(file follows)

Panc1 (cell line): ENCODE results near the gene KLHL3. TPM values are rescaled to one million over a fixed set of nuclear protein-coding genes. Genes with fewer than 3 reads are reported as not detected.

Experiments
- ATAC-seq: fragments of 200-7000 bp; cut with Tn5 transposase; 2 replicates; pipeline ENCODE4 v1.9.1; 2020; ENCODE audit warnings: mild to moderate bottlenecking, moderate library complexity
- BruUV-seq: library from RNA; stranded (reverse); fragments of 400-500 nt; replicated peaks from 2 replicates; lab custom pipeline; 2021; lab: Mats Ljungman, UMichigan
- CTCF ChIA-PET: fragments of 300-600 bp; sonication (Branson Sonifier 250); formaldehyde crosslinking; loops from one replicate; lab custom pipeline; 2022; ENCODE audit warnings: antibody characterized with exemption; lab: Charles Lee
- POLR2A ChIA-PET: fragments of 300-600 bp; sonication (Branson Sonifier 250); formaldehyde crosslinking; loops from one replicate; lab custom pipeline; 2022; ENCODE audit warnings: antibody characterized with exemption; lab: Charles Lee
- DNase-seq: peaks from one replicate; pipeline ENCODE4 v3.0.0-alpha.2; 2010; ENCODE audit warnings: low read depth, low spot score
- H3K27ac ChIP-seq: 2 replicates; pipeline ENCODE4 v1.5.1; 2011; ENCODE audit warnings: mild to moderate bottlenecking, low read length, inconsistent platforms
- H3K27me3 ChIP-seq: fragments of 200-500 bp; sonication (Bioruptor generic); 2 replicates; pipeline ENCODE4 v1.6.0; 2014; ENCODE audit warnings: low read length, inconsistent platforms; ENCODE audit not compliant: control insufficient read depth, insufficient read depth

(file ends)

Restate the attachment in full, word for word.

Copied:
Panc1 (cell line): ENCODE results near the gene KLHL3. TPM values are rescaled to one million over a fixed set of nuclear protein-coding genes. Genes with fewer than 3 reads are reported as not detected.

Experiments
- ATAC-seq: fragments of 200-7000 bp; cut with Tn5 transposase; 2 replicates; pipeline ENCODE4 v1.9.1; 2020; ENCODE audit warnings: mild to moderate bottlenecking, moderate library complexity
- BruUV-seq: library from RNA; stranded (reverse); fragments of 400-500 nt; replicated peaks from 2 replicates; lab custom pipeline; 2021; lab: Mats Ljungman, UMichigan
- CTCF ChIA-PET: fragments of 300-600 bp; sonication (Branson Sonifier 250); formaldehyde crosslinking; loops from one replicate; lab custom pipeline; 2022; ENCODE audit warnings: antibody characterized with exemption; lab: Charles Lee
- POLR2A ChIA-PET: fragments of 300-600 bp; sonication (Branson Sonifier 250); formaldehyde crosslinking; loops from one replicate; lab custom pipeline; 2022; ENCODE audit warnings: antibody characterized with exemption; lab: Charles Lee
- DNase-seq: peaks from one replicate; pipeline ENCODE4 v3.0.0-alpha.2; 2010; ENCODE audit warnings: low read depth, low spot score
- H3K27ac ChIP-seq: 2 replicates; pipeline ENCODE4 v1.5.1; 2011; ENCODE audit warnings: mild to moderate bottlenecking, low read length, inconsistent platforms
- H3K27me3 ChIP-seq: fragments of 200-500 bp; sonication (Bioruptor generic); 2 replicates; pipeline ENCODE4 v1.6.0; 2014; ENCODE audit warnings: low read length, inconsistent platforms; ENCODE audit not compliant: control insufficient read depth, insufficient read depth